The Biggest PR Mistake

By Mark Macias

There are many mistakes you can make while running a public relations campaign. Fortunately, most of these mistakes can be overcome and corrected as long as you identify them early.

But, there is one PR mistake you can rarely fix and when it happens, an entire media placement is effectively worthless.

What is the biggest mistake: when a reporter misspells, or worse, doesn’t include the name of your business in the story.

This is why you need to always – repeat – always reinforce the name of your business with a reporter throughout the interview. In addition, you should also be continually dropping the name of your business throughout the reporter interview.

Why Name Dropping Your Business Matters

I helped get a friend on a local TV show in Phoenix and it was a great segment. He was positioned as an expert in his field, but the TV station never put his name or business name on the screen.

He could have avoided this error on live TV if he would have dropped the name of his business at the end of his live segment.

Remember, reporters and producers move at warp speed. Minutes matter in print. Seconds count in TV. Decrease the chances of your name getting lost by taking control of the interview and sprinkling the name of your business throughout the interview.

Mark Macias is a former Executive Producer with WNBC, Senior Producer with WCBS and author of the book, Beat the Press: Your Guide to Managing the Media. You can read more on his public relations agency at MaciasPR

 

 

 

PR War vs. PR Battle – Crisis Communications

By Mark Macias

A General must sometimes lose a battle to win a war. That tactic can also be applied to crisis communications.

When a crisis situation hits your business, remember that war adage because sometimes, losing a small customer service battle will help you win the larger public relations war.

It’s an older example from my crisis communications book, Beat the Press: Your Guide to Managing the Media, but it is a situation that applies to any business today.

How the PR Battle Begins

In December 2007, a Las Vegas man sued his gym for gender discrimination. He filed a formal complaint with the state, alleging the health club was giving preferential treatment to women, which he claimed was discrimination.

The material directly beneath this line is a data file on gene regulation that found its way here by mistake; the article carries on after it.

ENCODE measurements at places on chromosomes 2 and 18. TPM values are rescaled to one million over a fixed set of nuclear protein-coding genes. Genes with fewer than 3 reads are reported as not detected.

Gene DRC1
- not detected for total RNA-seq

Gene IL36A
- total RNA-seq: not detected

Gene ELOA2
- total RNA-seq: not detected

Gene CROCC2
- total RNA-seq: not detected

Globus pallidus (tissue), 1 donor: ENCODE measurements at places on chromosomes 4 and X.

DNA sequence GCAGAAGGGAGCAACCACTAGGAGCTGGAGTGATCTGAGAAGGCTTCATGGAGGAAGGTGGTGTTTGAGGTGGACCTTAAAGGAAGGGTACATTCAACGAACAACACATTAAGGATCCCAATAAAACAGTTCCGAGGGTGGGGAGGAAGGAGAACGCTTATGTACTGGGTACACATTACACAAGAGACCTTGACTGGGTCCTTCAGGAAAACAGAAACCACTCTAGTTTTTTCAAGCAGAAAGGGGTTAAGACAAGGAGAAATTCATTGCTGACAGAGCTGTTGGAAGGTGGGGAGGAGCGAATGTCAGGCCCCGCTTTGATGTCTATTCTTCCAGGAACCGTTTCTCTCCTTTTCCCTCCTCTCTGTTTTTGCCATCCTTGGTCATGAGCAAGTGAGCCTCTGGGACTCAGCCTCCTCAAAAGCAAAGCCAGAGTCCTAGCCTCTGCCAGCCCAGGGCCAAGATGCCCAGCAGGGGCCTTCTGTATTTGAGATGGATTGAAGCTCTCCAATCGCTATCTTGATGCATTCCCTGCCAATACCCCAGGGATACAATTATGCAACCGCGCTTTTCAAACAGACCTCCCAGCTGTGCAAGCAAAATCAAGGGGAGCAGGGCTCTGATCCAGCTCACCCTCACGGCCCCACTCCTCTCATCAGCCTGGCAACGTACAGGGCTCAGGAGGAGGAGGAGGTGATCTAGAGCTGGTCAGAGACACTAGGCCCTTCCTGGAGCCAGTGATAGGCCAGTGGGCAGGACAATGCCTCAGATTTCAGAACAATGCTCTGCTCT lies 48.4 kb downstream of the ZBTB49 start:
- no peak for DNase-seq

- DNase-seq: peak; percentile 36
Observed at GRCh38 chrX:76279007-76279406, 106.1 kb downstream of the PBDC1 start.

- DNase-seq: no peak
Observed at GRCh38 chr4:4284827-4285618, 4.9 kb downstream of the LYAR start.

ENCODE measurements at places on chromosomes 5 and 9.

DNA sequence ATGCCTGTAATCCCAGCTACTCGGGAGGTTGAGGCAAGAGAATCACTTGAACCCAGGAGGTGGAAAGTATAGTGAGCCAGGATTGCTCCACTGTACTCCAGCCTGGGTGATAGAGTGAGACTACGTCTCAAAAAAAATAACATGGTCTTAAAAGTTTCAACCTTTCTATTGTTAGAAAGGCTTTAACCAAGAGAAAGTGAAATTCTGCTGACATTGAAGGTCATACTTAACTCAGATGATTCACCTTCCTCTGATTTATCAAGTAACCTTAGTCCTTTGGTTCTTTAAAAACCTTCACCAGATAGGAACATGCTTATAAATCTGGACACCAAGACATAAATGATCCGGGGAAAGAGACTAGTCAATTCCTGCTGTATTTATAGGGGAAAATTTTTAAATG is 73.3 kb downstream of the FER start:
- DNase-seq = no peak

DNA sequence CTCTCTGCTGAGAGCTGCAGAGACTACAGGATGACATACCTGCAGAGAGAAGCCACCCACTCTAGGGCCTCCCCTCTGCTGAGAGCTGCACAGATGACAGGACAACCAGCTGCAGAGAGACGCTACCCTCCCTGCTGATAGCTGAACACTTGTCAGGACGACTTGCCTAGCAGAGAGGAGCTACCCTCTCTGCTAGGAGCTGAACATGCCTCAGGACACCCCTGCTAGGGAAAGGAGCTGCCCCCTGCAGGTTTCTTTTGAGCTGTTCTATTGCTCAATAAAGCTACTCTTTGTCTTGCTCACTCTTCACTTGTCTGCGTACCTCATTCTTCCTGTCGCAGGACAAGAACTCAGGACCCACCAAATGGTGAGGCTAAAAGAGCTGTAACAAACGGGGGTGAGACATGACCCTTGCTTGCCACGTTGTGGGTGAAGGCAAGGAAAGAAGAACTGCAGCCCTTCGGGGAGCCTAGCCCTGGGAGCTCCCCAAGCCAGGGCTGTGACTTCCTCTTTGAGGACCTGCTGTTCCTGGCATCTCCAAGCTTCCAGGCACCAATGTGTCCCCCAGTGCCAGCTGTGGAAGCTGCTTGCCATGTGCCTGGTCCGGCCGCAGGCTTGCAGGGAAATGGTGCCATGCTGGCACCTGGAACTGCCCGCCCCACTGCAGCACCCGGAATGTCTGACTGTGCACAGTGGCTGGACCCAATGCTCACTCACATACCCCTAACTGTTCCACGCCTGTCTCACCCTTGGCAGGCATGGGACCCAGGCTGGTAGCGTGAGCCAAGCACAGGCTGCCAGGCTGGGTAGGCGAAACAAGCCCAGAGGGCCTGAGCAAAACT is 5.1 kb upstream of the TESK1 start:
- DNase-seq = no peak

This news story had larger ramifications across Nevada since it could potentially end all “Ladies Nights” at bars that offered free drinks to women.

Making matters worse for the gym, the angry customer was vocal with the media.

“Imagine a whites-only country club or whites-get-in-free deal or something like that,” the gym member said. “When things are based on race, we have kind of a knee-jerk reaction because we’ve had poor race relations in America for 400 years now. But when it comes to treating people the same based on sex, that’s much more recent in our memory.”

The gym manager refused to give the member a discount and the PR nightmare grew. The health club was now dealing with national negative publicity that could ruin the pricing structure for bars, nightclubs and casinos. The owner of that gym made many enemies with just one discount refusal. And to think it all would have gone away by appeasing one customer.

Stopping the PR Battle from Becoming a PR War

The health club could have diffused the negative story by saying they were trying a new marketing approach to get more women into their health club, or to even it out.

Management could have added they were reviewing the policy to see if it was fair for men and women. The club could have said they were researching similar discounts that appealed just to men.

But, the club didn’t take that approach. Instead, they went on the attack and the negative publicity got worse.

“Our men are very, very happy with how we conduct our business,” the vice president of the company said. “This particular person is the only one who has had a problem with it. There are legitimate discrimination issues out there, and I wish he’d spend his time addressing those that really need addressing.”

Never turn an angry customer into a victim. You don’t want to give the perception that the victim is really a victim. Don’t give the public a reason to root against you.

There will always be an angry customer. If you get an expressive angry customer, make sure you tread lightly in the battle or risk waging war with others.

Mark Macias is a former Executive Producer with WNBC and Senior Producer with WCBS. He’s also the author of the communications book, Beat the Press: Your Guide to Managing the Media. Macias now consults small and large businesses on how to get publicity. You can read more on his firm at MaciasPR.